Forget size, it’s ambition that matters
15 December 2016 | 0
Despite having survived and thrived for well over 40 years, the channel has frequently been assailed by a chorus of private Frazers on the sidelines shouting “Doomed, we’re all doomed”. But although they’ve had the channel dead and buried so many times, they can never quite get the coffin lid shut.
Why? Because no one else wants to do the channel’s job. Well, to be more accurate, vendors and customers might think they can do the channel’s job but when they find out what it actually entails, very few of them want to do it.
And so the channel has continued, in different forms, to perform an important role in the IT supply chain for many years, despite the Jeremiahs predicting its imminent demise. In fact, if anything, it’s possible the channel could become more populous as its original function as a supplier of IT equipment becomes ever more diminished.
For example, in a recent interview concerning Avnet Technology Solutions’ (ATS) six specialist business units, Miriam Murphy, senior vice president for North Region (which includes Ireland), said the distributor had noticed the emergence of “new next gen partners” that had not been involved in the IT supply chain before. Just because they were smaller, she added, that didn’t “necessarily consign them to a small niche area”.
The distributor found that the focus on specialist areas such as analytics/IoT, cloud and mobile, meant it was working with more partners, including “new partners that haven’t worked in this environment before”.
Murphy’s point that small partners don’t have to be consigned to small niche areas is something picked up on by Renaissance director Michael Conway, who argues that it is much easier to get into the market. “You don’t need to build a server farm or a bunch of infrastructure,” he says. “Your scale is not limited by your size, it’s limited by your ambition.”
A three or four person operation with two techies and a salesperson is capable of creating 24/7 full service provision to deliver to clients “pretty easily”, Conway argues. “You don’t have to have a big amount of scale,” he says, “you can offer a managed service provider type solution pretty easily, even with your own brand, at a small level. A three man band is in a position to grow and develop and provide the level and breadth of services customers need to grow”.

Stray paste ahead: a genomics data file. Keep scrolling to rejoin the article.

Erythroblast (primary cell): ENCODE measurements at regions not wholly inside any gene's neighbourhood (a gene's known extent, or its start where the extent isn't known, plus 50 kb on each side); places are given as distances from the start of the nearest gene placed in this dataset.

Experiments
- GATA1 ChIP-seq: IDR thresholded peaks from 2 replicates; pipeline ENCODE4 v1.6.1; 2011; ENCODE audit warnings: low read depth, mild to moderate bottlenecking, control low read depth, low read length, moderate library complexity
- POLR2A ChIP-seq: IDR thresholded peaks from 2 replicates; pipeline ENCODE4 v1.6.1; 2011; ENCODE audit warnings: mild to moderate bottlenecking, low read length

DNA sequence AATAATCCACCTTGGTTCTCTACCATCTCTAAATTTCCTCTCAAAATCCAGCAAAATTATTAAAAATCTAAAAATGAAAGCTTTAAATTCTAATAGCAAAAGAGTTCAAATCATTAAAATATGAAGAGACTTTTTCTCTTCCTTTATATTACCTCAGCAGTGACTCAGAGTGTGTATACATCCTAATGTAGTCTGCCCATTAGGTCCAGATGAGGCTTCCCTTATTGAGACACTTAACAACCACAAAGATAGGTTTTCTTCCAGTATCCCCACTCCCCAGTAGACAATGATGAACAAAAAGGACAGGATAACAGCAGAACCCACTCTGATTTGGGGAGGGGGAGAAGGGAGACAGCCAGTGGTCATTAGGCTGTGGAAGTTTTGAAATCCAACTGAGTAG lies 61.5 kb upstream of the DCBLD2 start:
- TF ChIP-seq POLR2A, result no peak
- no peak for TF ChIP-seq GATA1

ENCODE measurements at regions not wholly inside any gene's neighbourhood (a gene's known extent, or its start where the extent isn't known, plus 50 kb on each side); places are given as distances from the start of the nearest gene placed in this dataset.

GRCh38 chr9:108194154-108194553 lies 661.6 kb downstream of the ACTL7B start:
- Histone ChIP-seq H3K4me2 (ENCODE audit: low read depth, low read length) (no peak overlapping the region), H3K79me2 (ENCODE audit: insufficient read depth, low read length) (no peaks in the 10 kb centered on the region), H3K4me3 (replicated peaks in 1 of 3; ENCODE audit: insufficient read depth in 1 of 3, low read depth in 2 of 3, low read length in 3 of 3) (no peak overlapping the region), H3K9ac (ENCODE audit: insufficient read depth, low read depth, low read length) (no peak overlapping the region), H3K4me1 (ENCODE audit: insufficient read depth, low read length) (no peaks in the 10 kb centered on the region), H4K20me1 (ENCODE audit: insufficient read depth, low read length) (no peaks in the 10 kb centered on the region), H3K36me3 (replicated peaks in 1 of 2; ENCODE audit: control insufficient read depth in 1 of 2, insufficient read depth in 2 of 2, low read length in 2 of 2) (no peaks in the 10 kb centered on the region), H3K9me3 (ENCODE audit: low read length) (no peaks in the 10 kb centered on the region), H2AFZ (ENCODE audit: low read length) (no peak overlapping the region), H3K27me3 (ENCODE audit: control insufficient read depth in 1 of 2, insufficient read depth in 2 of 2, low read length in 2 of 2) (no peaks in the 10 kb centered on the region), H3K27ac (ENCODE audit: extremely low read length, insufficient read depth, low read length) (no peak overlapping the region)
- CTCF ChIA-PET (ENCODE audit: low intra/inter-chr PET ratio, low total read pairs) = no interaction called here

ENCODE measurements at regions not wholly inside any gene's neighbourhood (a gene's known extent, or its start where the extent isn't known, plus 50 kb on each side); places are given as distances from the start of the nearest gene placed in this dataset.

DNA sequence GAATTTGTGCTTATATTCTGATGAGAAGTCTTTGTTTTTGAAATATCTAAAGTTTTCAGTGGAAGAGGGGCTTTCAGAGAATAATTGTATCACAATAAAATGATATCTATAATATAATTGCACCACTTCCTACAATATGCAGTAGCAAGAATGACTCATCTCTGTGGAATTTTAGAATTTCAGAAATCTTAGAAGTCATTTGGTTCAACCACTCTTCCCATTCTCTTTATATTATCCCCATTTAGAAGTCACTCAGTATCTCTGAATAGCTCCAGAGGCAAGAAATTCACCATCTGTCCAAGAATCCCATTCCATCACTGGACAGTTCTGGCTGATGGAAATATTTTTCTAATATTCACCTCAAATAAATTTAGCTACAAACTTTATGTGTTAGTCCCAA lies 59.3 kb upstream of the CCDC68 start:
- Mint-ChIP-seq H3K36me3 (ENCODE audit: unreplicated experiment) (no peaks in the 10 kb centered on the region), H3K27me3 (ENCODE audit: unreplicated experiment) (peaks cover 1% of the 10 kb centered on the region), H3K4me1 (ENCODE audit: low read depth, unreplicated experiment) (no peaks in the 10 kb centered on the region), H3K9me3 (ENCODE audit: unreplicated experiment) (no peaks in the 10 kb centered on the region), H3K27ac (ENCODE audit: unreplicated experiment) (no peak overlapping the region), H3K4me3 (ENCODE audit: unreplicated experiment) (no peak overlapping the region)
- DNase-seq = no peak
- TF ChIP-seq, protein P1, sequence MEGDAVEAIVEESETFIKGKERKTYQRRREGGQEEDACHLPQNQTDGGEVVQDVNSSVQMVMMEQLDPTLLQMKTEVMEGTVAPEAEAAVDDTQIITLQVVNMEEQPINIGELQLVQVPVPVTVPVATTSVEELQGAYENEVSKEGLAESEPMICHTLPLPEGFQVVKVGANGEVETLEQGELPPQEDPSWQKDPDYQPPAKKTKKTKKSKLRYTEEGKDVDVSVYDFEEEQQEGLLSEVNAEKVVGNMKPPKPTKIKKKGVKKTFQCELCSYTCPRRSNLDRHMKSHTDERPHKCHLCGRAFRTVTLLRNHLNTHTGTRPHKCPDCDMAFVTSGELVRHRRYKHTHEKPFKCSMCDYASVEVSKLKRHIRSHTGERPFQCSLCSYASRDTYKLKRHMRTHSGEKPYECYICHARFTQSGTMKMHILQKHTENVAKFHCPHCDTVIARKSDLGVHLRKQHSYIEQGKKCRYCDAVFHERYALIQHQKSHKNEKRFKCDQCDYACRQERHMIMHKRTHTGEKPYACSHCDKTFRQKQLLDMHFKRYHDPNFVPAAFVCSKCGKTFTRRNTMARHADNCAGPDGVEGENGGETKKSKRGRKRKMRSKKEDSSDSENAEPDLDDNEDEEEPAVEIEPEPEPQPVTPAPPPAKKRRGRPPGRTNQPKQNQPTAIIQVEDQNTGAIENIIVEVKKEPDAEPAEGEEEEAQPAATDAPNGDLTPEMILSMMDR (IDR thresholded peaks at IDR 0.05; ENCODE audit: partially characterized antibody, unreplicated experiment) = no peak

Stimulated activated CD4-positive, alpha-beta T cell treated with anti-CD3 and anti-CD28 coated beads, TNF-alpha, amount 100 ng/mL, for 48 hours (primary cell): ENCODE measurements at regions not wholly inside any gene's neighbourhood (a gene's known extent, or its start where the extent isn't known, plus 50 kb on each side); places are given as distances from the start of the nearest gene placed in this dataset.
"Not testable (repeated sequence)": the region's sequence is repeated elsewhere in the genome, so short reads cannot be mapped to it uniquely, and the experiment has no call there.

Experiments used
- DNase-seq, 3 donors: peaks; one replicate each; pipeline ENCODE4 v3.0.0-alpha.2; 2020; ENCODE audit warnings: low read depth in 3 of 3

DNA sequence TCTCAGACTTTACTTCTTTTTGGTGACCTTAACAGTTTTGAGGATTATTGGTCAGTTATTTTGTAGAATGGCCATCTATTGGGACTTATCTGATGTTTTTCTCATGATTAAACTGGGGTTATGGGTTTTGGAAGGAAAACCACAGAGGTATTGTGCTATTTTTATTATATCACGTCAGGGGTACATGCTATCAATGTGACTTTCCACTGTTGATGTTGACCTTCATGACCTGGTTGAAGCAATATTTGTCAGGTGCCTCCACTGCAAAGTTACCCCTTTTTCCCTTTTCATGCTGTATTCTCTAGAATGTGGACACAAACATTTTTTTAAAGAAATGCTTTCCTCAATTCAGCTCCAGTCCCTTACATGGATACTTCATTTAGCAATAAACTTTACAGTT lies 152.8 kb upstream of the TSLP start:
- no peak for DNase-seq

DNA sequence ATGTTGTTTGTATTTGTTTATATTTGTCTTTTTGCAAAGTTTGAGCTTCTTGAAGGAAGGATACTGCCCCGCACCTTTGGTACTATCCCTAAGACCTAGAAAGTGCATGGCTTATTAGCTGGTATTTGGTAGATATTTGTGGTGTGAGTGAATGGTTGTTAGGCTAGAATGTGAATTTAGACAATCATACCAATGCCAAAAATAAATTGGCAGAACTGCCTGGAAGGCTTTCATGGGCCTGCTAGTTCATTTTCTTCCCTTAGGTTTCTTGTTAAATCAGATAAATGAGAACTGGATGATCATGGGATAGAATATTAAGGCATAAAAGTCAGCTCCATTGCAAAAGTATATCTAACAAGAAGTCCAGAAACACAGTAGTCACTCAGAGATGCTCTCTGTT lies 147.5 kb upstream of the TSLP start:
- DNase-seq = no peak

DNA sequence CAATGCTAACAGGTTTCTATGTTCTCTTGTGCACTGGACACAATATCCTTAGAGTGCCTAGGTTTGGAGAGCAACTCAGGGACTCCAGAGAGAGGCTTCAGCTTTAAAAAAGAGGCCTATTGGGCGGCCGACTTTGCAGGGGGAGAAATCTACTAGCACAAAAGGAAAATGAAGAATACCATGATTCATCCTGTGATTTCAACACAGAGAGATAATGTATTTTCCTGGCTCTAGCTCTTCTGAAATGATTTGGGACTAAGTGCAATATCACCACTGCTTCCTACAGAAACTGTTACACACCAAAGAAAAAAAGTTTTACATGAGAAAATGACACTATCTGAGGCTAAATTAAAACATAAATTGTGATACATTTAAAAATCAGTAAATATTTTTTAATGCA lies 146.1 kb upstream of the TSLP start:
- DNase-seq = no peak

If anything, the challenge could be for larger partners in terms of how they differentiate themselves, especially if large and small partners are essentially offering branded services provided by vendors and distributors.
Murphy argues that one advantage existing partners have over new entrants is their status as “trusted advisors” to customers. “That still trumps new entrants in the market,” she notes. “But my message on that is traditional partners can’t rest on their laurels and continue to operate in the way they’ve always done in the past.”
Nevertheless, existing partners are in a “unique and privileged situation” and they “have the opportunity to invest in next generation technology areas. They would have a lead should they choose to enter that space”, Murphy adds.
She also believes that it will be harder for partners to “embrace all areas of an IT infrastructure project. Now, they are going to have to work together more to get the most of the opportunities. The opportunity for multiple partners in opportunities has increased”.
More partners? Who’d have thought it?